Deadline Extended -- Hungarian Studies Review -- Hungarian Property Regimes

Leslie Waters's picture
Call for Papers
February 15, 2023
Subject Fields: 
Eastern Europe History / Studies, Economic History / Studies, Modern European History / Studies, Nationalism History / Studies, Social History / Studies

CALL FOR ARTICLES: The History of Property Regimes in Hungary

For 50th Anniversary Issue of Hungarian Studies Review

Submission Deadline: February 15, 2023

Modern Hungarian history can be told as one of changing property regimes. The long nineteenth century saw the sanctioning of capitalist private property against the feudal and corporate ones, while the twentieth century witnessed the forced introduction of socialist property after World War II and its dismantling after 1989. Each new property regime was linked to specific ideologies and legitimations of particular political structures that sanctioned certain property rights; the law not only defined what property meant and determined people’s connection to it, but it also shaped one's ties to other individuals as well as the state. In short, each property regime was tied to a particular vision of citizenship, to rules of inclusion/exclusion, and fostered certain subjectivities. 


The late eighteenth century Theresan and Josephist reforms created the legal basis of exclusive private property, contributing to the material improvement of the lot of serfs and peasant smallholders against landlords. The nineteenth century liberal legislation sought to transform land into a commodity and regarded society as independent producers and sellers, which disadvantaged the poor and uneducated. The successor states of the Austro-Hungarian Empire nationalized the property declared as formerly belonging to the state, often de facto belonging to the churches and corporations. The authoritarian Horthy Regime invented stigmatized social categories like Jews, Sinti and Roma, the mentally disabled, and homosexuals, to first exclude them from citizenship rights, and then to expropriate their property. Finally, they were even exterminated in the context of the Holocaust. The socialist party-state of the “peasants and workers” continued the violent practice of social exclusion and expropriation, this time prosecuting and stigmatizing “Kulaks” or aristocrats and bourgeois capitalists.  The collapse of socialism and its property regime brought the re-privatization and restitution of property, particularly after the EU accession. Each property regime change was accompanied by conflicts and sometimes protracted violence; it transformed social bonds and solidarities, defined the “us” against the “them” anew and shaped the self-understanding of individuals, often in terms that were antagonistic to dominant ideologies embraced by the state and its elites.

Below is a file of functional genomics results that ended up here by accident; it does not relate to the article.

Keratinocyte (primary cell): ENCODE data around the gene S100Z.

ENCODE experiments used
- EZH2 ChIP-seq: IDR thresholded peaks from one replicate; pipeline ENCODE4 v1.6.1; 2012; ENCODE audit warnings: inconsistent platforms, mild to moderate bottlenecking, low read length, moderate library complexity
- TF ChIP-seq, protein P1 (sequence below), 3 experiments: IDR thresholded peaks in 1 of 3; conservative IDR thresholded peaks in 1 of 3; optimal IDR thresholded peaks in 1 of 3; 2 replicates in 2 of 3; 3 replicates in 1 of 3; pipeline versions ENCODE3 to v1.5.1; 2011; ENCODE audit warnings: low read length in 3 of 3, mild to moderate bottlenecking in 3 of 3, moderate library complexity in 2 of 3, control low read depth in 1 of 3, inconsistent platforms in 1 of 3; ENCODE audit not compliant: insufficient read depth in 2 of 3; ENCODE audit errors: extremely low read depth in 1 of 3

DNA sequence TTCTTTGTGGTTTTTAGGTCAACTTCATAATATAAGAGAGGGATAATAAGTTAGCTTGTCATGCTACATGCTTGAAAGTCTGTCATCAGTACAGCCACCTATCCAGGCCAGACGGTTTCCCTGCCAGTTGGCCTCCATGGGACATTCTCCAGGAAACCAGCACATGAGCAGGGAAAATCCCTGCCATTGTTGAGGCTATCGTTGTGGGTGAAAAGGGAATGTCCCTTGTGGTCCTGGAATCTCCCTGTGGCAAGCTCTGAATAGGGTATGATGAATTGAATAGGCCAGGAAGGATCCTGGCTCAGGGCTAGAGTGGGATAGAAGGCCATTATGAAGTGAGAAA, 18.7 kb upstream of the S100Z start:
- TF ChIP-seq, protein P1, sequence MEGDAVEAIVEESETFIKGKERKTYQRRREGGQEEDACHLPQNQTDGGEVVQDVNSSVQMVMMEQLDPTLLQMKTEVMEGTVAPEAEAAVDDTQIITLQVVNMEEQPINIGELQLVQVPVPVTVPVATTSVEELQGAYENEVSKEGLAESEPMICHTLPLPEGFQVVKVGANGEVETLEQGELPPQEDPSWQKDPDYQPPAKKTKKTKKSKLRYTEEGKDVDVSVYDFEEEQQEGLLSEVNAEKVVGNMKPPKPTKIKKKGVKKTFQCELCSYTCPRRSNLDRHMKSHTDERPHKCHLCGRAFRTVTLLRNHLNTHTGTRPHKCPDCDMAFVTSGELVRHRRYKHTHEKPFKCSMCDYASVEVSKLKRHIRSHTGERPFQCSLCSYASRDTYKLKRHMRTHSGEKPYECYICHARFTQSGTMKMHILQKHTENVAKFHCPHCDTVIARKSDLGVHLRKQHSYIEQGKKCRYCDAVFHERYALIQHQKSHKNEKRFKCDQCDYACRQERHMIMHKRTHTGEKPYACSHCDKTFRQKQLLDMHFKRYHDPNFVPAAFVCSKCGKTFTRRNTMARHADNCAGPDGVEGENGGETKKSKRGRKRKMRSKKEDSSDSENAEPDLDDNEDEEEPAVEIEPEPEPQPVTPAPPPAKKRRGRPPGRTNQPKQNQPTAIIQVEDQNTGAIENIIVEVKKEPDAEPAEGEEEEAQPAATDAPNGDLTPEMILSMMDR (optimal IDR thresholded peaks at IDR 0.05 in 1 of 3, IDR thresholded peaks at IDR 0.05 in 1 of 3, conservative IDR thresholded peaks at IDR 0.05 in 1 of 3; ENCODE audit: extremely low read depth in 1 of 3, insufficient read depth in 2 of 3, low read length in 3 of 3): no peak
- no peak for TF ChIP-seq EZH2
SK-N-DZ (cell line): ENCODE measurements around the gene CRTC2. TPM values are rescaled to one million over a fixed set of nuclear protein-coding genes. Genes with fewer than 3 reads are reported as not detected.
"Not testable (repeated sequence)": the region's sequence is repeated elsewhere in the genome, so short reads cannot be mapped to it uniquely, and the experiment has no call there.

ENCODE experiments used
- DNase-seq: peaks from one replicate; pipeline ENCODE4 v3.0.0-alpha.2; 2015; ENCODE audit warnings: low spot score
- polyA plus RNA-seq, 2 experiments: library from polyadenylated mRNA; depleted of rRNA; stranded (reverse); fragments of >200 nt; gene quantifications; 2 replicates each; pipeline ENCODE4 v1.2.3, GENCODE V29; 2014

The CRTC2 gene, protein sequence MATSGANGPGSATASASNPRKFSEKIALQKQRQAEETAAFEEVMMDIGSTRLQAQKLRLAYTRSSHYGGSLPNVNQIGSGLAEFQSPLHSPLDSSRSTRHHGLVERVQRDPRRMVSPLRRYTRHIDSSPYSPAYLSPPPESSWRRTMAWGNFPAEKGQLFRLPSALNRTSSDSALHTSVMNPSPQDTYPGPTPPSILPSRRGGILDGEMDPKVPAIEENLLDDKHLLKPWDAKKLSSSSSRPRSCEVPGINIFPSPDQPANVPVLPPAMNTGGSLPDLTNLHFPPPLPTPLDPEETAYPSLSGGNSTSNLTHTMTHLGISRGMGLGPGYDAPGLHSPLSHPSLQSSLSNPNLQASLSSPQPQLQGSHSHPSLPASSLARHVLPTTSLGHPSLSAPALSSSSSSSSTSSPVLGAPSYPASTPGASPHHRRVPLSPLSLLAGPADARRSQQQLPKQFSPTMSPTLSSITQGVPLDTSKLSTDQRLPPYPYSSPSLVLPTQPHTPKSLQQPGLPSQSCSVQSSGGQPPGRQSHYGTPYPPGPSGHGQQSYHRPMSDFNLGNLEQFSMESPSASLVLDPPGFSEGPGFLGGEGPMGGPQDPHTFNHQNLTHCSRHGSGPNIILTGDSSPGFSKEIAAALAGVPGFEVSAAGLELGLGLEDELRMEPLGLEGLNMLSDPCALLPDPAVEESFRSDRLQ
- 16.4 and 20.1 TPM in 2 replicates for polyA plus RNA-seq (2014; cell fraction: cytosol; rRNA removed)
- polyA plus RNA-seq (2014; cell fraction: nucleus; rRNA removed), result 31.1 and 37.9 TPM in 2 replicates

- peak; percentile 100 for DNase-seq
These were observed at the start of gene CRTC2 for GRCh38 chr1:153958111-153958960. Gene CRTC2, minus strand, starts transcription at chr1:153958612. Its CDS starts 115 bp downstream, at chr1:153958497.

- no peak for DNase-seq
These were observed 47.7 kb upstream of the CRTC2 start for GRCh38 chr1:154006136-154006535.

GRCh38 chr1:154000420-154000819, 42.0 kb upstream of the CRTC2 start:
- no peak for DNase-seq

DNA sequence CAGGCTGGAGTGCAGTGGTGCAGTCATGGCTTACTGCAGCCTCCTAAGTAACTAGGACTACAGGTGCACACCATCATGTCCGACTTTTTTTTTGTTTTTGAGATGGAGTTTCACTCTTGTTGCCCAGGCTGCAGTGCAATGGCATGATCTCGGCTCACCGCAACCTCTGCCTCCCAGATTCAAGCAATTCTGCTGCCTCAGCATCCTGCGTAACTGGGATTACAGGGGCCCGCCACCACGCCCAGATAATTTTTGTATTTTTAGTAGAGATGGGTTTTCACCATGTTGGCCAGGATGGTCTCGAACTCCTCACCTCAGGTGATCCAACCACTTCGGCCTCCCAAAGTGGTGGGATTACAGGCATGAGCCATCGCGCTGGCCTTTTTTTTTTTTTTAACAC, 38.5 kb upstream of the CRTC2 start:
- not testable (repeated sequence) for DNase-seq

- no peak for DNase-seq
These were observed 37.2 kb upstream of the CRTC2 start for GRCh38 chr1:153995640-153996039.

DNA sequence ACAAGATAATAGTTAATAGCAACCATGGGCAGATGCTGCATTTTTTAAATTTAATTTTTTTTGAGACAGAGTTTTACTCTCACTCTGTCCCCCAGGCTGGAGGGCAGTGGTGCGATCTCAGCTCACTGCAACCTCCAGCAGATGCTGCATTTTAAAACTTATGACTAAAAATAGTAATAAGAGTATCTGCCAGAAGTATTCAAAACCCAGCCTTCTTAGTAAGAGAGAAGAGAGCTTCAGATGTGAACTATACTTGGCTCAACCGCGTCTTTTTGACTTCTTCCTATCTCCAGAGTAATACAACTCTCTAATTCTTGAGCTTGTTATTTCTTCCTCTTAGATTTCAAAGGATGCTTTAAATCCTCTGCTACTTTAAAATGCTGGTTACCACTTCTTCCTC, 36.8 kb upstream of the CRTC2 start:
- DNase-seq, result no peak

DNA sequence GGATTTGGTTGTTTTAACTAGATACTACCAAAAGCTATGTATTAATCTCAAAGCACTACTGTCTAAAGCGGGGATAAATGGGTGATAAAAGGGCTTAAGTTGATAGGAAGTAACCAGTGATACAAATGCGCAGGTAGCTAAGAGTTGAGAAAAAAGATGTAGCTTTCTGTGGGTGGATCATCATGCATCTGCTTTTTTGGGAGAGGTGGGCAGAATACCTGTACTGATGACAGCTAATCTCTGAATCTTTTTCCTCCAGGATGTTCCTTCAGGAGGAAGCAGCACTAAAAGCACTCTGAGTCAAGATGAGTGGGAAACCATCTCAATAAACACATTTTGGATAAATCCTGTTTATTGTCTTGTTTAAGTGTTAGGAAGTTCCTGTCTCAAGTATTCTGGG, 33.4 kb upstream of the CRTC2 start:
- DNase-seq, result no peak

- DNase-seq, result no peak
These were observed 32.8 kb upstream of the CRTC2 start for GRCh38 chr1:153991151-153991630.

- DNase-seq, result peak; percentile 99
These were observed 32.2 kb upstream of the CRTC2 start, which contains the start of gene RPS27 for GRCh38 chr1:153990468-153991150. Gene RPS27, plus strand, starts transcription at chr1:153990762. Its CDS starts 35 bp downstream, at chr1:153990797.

We are seeking contributions about the nature and transformation of property in its broad socio-economic and political contexts in Hungary from the 18th until the 21st centuries in the fields of history, sociology, geography, art and literary history and political science. We are interested in studies exploring its historical forms and changes in the capitalist, right-wing authoritarian, socialist, and neoliberal political regimes. We welcome articles exploring representations of property, the “bundle of rights” attached to them, the connections of people to their property, to one another, to the state, and the world via ownership. We welcome analyses of subjectivities created by different property regimes, but also social bonds and antagonisms.  Last, but not least, we are interested in articles addressing the emergence of new types of properties and the conflicts created by them, enabled by techno-scientific development and the transnational circulation of goods.

Hungarian Studies Review is a peer-reviewed, interdisciplinary academic journal dedicated to publishing humanities and social scientific scholarship on contemporary and historical issues related to Hungary and the surrounding region, and to the Hungarian diaspora.

Articles should be between 5000 and 7000 words and submitted through the Hungarian Studies Review’s online portal ( by February 15, 2023.

Please send any questions to the journal’s managing editor, Dr. Leslie Waters:

Contact Info: 

Manging Editor, Leslie Waters

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